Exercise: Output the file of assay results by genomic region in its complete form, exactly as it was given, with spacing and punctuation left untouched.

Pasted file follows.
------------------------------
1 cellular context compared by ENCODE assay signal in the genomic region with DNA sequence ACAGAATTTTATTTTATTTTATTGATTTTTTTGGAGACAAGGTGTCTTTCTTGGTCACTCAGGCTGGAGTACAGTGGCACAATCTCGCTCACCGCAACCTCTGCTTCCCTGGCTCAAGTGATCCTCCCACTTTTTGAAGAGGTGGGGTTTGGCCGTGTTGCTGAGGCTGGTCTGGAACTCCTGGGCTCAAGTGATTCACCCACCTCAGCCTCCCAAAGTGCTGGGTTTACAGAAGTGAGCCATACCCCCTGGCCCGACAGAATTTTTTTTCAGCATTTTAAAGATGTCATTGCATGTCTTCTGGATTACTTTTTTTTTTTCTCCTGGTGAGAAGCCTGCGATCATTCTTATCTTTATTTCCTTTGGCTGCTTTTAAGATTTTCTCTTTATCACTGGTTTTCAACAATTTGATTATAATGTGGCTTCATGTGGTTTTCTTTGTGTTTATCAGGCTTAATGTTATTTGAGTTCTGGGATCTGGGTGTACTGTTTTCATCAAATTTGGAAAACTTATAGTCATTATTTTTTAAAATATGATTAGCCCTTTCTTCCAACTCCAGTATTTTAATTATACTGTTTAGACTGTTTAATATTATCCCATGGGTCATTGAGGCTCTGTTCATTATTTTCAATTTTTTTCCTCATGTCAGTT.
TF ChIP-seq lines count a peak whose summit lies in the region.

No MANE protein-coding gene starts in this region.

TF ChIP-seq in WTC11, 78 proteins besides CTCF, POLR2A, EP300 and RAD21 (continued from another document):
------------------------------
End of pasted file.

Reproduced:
1 cellular context compared by ENCODE assay signal in the genomic region with DNA sequence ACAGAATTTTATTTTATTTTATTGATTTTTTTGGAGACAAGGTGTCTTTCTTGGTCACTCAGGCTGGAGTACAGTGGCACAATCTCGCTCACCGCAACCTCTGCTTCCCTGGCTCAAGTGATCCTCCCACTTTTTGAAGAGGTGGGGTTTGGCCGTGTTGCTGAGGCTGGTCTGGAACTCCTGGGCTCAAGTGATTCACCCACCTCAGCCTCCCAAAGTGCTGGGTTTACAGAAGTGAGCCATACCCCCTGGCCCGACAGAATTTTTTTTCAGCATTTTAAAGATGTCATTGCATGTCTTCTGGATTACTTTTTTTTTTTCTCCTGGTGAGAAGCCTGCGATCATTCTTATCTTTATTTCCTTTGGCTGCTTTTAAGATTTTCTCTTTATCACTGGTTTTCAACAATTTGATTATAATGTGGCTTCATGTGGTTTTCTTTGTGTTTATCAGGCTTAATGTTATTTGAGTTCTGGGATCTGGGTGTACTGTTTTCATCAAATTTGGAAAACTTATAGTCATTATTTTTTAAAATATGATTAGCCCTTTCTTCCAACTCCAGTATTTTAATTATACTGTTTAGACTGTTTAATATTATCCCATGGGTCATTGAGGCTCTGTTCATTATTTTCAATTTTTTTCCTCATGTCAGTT.
TF ChIP-seq lines count a peak whose summit lies in the region.

No MANE protein-coding gene starts in this region.

TF ChIP-seq in WTC11, 78 proteins besides CTCF, POLR2A, EP300 and RAD21 (continued from another document):